Cancer drug setback knocks 15% off AstraZeneca shares

Results from long-awaited Mystic lung cancer study fail to show hoped-for patient recovery

Workers at  AstraZeneca’s  Macclesfield site in England.  Shares in the British drug giant suffered their largest ever fall as it announced a big setback, with a much-awaited trial of a new lung cancer drug failing to show the benefits for which the company had hoped. Photograph: Phil Noble/Reuters

Workers at AstraZeneca’s Macclesfield site in England. Shares in the British drug giant suffered their largest ever fall as it announced a big setback, with a much-awaited trial of a new lung cancer drug failing to show the benefits for which the company had hoped. Photograph: Phil Noble/Reuters

 

Shares in AstraZeneca were on track to suffer their worst ever fall after the Anglo-Swedish pharmaceutical company suffered a big setback with a much-awaited trial of a new lung cancer drug failing to show the benefits for which the company had hoped.

The study, known as Mystic, focused on an immunotherapy drug that AstraZeneca hopes will eventually be adopted as a first line treatment in preference to chemotherapy for a type of lung cancer.

However, results released today show that it did not reach its “endpoints” for progression free survival – the length for which people go without their cancer worsening.

Shares in AstraZeneca closed 15.4 per cent lower at £43.25 in London trading. That marked its worst fall since its predecessor Zeneca listed in 1993.

In a recent interview with the Financial Times, chief executive Pascal Soriot suggested the company might be “lucky” and see strong results at this stage.

However, he had said it was likely AstraZeneca would have to wait until next year, when data for long-term survival will emerge, to reach a definitive judgment on the medicine.

Following Thursday’s news, Mr Soriot said that, despite the outcome of the initial readout, “we must be patient as the Mystic trial continues as planned to evaluate overall survival”.

He said the company was “delighted” with the strong results from another trial, for another lung cancer drug, Tagrisso, “which goes from strength to strength”.

The company was also excited about a strategic collaboration with Merck, announced today, that he said would maximise the potential of another cancer drug, Lynparza, “as a backbone of many combinations”.

“This is obviously very bad news,” with the only hope now pegged to the overall survival results that are pending, said Rudi Van den Eynde, an AstraZeneca shareholder who manages the pharmaceutical and biotech strategies at Candriam Investors Group in Belgium. “They are now more vulnerable, but the bride is a bit less desirable also.’’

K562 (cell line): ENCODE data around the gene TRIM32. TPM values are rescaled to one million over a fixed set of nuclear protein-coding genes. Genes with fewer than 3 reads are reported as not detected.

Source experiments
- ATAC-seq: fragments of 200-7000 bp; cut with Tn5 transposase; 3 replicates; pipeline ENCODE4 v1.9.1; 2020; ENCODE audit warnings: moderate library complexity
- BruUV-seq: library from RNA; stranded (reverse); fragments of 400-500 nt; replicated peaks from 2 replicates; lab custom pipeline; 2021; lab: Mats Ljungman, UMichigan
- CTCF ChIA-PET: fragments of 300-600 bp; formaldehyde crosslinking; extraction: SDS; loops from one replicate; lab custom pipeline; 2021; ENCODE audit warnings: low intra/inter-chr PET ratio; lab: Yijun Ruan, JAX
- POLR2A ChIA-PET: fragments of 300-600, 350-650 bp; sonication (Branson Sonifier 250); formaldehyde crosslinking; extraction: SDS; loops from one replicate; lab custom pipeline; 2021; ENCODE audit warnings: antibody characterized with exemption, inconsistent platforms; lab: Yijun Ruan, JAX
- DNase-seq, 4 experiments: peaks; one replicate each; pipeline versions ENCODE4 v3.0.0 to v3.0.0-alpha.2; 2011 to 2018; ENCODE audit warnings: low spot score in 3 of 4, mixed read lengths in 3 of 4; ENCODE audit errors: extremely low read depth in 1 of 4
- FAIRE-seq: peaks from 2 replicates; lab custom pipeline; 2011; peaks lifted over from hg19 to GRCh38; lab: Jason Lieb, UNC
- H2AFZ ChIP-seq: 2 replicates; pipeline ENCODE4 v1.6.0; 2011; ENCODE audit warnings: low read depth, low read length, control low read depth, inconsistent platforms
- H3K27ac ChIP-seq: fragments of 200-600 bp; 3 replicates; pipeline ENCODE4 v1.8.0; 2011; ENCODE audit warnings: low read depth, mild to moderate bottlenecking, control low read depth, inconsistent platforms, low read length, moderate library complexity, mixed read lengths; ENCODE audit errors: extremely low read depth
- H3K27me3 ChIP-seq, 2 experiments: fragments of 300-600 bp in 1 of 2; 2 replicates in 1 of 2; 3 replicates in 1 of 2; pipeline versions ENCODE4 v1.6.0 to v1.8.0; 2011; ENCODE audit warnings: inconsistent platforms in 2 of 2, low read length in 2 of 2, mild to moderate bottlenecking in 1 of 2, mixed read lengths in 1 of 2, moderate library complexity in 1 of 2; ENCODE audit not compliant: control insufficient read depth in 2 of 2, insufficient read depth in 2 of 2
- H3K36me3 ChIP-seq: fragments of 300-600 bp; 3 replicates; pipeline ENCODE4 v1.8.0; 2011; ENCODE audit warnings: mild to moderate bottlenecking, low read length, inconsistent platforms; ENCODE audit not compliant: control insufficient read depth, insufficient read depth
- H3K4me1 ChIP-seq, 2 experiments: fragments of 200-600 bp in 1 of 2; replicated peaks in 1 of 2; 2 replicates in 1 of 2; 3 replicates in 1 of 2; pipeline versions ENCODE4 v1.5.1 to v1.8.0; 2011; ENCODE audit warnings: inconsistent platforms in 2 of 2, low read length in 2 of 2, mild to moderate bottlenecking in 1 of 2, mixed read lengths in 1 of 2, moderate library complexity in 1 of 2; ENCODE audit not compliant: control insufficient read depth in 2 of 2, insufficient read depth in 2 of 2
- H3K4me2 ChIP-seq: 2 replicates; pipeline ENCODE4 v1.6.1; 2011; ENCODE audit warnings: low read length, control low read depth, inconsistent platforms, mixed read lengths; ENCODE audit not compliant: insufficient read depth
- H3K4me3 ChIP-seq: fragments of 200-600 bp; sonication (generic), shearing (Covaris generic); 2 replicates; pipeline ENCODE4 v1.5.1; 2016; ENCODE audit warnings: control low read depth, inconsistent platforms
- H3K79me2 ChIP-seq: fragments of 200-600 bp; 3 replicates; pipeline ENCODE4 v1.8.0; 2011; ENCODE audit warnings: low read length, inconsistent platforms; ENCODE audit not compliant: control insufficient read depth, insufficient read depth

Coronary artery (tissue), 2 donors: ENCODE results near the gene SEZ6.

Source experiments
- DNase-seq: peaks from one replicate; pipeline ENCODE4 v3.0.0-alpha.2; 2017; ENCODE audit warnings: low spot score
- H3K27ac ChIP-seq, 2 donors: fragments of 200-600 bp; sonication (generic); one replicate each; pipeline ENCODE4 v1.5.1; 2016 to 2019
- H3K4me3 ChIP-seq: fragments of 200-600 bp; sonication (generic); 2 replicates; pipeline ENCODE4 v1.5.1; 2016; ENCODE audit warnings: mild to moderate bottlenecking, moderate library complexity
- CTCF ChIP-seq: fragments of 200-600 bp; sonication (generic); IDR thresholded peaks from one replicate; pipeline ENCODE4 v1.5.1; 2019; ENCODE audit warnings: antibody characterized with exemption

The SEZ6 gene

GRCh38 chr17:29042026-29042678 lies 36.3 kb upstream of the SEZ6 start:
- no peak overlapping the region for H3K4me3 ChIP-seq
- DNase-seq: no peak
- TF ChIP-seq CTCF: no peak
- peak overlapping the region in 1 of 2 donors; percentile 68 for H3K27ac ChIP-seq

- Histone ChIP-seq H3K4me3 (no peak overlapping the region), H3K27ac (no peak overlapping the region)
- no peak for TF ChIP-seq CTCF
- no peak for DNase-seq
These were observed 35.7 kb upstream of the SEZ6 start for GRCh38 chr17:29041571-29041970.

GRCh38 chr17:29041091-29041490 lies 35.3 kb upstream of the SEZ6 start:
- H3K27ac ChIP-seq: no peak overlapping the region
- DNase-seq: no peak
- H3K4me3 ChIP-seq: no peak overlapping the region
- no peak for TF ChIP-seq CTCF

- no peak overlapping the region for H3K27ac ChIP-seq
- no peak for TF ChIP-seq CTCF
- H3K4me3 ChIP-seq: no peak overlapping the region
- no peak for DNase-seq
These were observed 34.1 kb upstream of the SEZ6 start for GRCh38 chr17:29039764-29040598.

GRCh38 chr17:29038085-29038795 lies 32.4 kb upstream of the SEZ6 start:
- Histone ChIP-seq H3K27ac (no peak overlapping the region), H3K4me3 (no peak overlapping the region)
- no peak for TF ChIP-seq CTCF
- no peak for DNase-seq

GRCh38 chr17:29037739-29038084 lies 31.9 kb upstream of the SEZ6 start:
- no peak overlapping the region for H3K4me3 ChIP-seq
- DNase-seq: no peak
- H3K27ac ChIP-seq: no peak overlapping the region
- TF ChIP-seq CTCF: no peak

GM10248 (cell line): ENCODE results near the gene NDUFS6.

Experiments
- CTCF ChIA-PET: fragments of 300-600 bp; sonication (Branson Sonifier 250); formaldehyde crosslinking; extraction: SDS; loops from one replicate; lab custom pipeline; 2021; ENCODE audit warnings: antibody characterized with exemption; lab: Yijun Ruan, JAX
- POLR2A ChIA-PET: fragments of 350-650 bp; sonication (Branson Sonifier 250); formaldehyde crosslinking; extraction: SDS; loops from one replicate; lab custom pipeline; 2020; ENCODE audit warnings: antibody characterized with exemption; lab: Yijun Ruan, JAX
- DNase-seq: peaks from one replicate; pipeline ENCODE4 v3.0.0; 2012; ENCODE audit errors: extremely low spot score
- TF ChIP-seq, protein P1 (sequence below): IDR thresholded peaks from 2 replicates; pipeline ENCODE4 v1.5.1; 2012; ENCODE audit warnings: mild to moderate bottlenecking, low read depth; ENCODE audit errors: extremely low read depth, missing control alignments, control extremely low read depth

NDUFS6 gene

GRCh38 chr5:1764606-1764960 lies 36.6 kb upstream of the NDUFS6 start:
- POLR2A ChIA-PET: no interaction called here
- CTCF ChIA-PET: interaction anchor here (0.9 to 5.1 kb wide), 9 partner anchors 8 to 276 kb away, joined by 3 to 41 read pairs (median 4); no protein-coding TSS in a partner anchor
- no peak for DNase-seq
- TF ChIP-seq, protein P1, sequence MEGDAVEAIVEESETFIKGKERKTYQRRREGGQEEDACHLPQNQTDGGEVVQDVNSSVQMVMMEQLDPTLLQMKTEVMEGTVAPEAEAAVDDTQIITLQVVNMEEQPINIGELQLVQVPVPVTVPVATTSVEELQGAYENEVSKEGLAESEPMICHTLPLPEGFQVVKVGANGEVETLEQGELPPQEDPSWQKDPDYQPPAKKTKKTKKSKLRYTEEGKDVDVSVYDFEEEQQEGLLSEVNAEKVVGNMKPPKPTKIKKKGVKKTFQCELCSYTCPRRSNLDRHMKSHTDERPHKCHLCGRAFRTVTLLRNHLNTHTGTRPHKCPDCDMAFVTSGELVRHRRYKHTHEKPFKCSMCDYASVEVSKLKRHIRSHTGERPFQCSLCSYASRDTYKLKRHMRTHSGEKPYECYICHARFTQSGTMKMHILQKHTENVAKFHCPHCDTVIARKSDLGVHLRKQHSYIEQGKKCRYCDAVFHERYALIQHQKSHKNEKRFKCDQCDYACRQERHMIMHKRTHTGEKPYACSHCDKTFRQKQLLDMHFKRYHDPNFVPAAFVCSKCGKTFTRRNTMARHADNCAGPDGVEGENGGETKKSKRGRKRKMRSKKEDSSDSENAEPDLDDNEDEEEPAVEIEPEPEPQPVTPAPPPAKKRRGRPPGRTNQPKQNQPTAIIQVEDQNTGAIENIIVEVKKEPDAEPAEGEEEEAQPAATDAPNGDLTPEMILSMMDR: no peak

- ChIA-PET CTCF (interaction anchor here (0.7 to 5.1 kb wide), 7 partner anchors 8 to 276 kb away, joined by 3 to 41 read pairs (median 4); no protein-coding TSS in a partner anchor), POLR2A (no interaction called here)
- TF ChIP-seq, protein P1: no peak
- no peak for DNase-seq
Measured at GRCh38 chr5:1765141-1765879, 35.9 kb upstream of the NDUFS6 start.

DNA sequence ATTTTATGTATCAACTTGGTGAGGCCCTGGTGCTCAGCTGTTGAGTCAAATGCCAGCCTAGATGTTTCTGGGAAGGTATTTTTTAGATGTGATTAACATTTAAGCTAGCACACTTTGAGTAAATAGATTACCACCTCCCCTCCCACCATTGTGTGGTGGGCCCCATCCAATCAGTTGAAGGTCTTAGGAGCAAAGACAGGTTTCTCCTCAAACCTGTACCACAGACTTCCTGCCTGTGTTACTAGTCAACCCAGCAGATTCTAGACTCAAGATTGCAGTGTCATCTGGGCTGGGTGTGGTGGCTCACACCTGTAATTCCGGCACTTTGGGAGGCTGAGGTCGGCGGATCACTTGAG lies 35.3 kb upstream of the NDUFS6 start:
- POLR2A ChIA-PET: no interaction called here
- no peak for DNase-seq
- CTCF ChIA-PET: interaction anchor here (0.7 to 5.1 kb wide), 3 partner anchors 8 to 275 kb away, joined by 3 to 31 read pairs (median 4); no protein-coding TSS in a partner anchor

The Mystic study was a crucial test for AstraZeneca’s two immuno-therapies – a new class of drugs that activate the body’s defence system to attack tumours – in its race with rivals including Merck, Roche and Bristol-Myers Squibb. to dominate the market for cancer treatments.

Deadly lung tumours have become a key battleground for drugmakers in the closely contested race to develop life-saving cancer therapies.

The news coincided with the company’s second-quarter results which showed an 11 per cent fall in total revenue and sales in the first half of the year, in line with market expectations, as the company continued to cope with the loss of patent protection on some key drugs.

When he fended off a takeover bid from Pfizer three years ago, Mr Soriot put at the heart of his defence his ability to revitalise the company’s research and development pipeline.

Imfinzi, the drug in the Mystic trial, represents one of its best hopes for replacing revenue lost from patent expiries on one-time blockbuster drugs, with estimated peak annual sales of at least $2.5 billion.

However, ahead of the results, some analysts had made clear that they no longer felt the outcome of the Mystic trial was pivotal. This is due to strong results from another drug based on the same compound which showed very strong results.

Phase 3 trials showed that Imfinzi, the brand name for durvalumab, significantly reduced the risk of the disease worsening or death among patients with stage 3 non-small cell lung cancer who had not progressed after standard treatments.

The disappointing results extend a tumultuous few weeks for AstraZeneca as speculation about Soriot’s future mounted following a media report that he’d accepted the top position at Teva Pharmaceutical.

In a July 16th staff memo, the CEO urged employees to remain focused on the UK drugmaker’s goals and ignore rumours, though he refrained from directly addressing the Israeli publication’s article on his plans.

Both companies have also officially declined to comment on the veracity of the report.

Copyright The Financial Times Limited 2017 / Reuters